In some applications, such as measuring target polynucleotides in rare cells from a patient's blood, an enrichment step may be carried out prior to conducting an assay, such as by immunomagnetic isolation. Such isolation or enrichment may be carried out using a variety of techniques and materials known in the art, as disclosed in the following representative references that are incorporated by reference: Terstappen et al, U.S. Pat. No. 6,365,362; Terstappen et al, U.S. Pat. No. 5,646,001; Rohr et al, U.S. Pat. No. 5,998,224; Kausch et al, U.S. Pat. No. 5,665,582; Kresse et al, U.S. Pat. No. 6,048,515; Kausch et al, U.S. Pat. No. 5,508,164; Miltenyi et al, U.S. Pat. No. 5,691,208; Molday, U.S. Pat. No. 4,452,773; Kronick, U.S. Pat. No. 4,375,407; Radbruch et al, chapter 23, in Methods in Cell Biology, Vol, 42 (Academic Press, New York, 1994); Uhlen et al, Advances in Biomagnetic Separation (Eaton Publishing, Natick, 1994); Safarik et al, J. Chromatography B, 722: 33-53 (1999); Miltenyi et al, Cytometry, 11: 231-238 (1990); Nakamura et al, Biotechnol. Prog., 17: 1145-1155 (2001); Moreno et al, Urology, 58: 386-392 (2001); Racila et al, Proc. Natl. Acad. Sci., 95: 4589-4594 (1998); Zigeuner et al, J. Urology, 169: 701-705 (2003); Ghossein et al, Seminars in Surgical Oncology, 20: 304-311 (2001).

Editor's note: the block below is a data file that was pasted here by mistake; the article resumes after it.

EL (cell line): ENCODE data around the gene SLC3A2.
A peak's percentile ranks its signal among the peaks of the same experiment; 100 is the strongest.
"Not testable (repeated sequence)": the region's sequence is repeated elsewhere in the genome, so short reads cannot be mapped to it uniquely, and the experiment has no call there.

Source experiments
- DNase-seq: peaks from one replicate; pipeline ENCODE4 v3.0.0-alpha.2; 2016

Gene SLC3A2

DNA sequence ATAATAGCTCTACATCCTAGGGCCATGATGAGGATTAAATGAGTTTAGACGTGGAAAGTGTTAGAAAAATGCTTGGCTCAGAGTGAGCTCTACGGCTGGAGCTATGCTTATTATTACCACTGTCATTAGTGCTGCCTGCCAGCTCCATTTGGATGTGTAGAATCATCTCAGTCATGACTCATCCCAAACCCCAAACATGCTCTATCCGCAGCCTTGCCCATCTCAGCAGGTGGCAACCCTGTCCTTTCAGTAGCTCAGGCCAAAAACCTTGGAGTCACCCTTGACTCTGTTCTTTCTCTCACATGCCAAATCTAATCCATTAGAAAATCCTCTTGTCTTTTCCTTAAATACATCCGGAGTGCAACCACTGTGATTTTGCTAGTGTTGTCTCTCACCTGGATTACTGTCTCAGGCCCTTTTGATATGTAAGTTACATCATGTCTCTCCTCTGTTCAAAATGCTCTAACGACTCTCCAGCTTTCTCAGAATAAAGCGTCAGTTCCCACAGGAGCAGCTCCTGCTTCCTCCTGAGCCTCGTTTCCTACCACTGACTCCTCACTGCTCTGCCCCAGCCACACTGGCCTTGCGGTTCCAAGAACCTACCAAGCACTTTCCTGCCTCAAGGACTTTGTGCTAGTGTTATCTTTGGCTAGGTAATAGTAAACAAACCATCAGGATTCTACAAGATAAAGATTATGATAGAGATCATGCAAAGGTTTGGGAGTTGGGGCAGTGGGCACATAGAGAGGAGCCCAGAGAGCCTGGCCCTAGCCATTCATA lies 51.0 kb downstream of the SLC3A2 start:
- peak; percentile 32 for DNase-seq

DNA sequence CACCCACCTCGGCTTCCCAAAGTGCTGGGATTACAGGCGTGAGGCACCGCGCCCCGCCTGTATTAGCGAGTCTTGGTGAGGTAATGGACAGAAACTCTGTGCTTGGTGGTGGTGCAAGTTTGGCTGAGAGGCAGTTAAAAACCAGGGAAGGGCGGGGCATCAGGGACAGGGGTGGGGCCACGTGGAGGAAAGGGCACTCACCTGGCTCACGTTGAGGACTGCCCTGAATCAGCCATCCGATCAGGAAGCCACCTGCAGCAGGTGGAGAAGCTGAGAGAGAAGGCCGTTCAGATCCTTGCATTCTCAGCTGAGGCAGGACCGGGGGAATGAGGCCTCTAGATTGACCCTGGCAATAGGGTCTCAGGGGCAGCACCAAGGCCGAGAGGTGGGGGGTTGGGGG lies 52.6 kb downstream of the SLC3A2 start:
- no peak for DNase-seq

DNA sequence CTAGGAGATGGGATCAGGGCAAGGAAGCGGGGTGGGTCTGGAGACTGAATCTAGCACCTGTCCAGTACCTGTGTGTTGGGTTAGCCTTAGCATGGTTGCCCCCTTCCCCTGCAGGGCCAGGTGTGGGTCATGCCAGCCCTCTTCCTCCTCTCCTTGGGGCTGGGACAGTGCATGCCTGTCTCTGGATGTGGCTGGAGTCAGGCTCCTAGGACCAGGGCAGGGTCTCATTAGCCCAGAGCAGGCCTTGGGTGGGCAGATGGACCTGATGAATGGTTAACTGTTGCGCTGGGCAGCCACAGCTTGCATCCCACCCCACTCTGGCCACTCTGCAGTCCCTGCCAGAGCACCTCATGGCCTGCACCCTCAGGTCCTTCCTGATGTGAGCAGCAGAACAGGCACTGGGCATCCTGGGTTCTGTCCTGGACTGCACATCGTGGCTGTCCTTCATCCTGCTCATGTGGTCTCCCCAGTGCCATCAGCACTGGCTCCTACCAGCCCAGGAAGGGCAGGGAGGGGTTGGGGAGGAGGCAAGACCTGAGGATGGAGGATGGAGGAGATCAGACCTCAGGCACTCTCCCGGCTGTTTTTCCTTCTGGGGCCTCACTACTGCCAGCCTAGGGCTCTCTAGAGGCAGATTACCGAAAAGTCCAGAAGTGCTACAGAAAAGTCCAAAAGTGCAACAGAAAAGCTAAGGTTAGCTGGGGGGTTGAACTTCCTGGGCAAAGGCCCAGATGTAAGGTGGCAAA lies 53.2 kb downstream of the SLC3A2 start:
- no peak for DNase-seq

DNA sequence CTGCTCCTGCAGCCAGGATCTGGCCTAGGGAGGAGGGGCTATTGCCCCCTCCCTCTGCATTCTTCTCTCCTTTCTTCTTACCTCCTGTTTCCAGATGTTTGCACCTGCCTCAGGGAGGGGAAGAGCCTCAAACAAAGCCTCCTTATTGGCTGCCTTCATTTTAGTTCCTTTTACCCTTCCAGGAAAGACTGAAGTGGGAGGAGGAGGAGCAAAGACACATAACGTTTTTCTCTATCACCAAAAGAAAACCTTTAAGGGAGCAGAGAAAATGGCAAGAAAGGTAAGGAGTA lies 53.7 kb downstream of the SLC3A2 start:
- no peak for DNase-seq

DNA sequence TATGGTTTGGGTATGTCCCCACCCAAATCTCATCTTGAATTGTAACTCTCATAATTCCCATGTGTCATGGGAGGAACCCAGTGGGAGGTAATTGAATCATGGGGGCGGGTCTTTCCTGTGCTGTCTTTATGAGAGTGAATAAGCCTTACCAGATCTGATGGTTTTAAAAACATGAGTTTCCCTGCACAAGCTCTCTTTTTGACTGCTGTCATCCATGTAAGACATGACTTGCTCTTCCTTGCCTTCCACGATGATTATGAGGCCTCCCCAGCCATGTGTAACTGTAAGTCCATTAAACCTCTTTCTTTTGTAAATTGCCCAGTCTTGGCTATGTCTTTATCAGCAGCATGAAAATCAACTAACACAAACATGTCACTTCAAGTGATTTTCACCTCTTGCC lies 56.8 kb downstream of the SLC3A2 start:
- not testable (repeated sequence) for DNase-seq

In one aspect, genomic DNA for analysis is obtained using standard commercially available DNA extraction kits, e.g. PureGene® DNA Isolation Kit (Gentra Systems, Minneapolis, Minn.). In another aspect, for assaying human genomic DNA with a multiplex hybridization-based assay containing from about 1000 to 50,000 probes, a DNA sample may be used having an amount within the range of from about 200 ng to about 1 μg. When sample material is scarce, prior to assaying, sample DNA may be amplified by whole genome amplification, or like technique, to increase the total amount of DNA available for performing an assay on. Preferably, any such technique used to increase sample DNA prior to assaying does not preferentially amplify or degrade sequences so that the sequences in the sample tested are not representative of the natural genomic DNA. Several whole genome, or partial genome, amplification techniques are known in the art, such as the following which are incorporated by reference: Telenius et al, Genomics, 13: 718-725 (1992); Cheung et al, Proc. Natl. Acad. Sci., 93: 14676-14679 (1996); Dean et al, Genome Research, 11: 1095-1099 (2001); U.S. Pat. Nos. 6,124,120; 6,280,949; 6,617,137; and the like.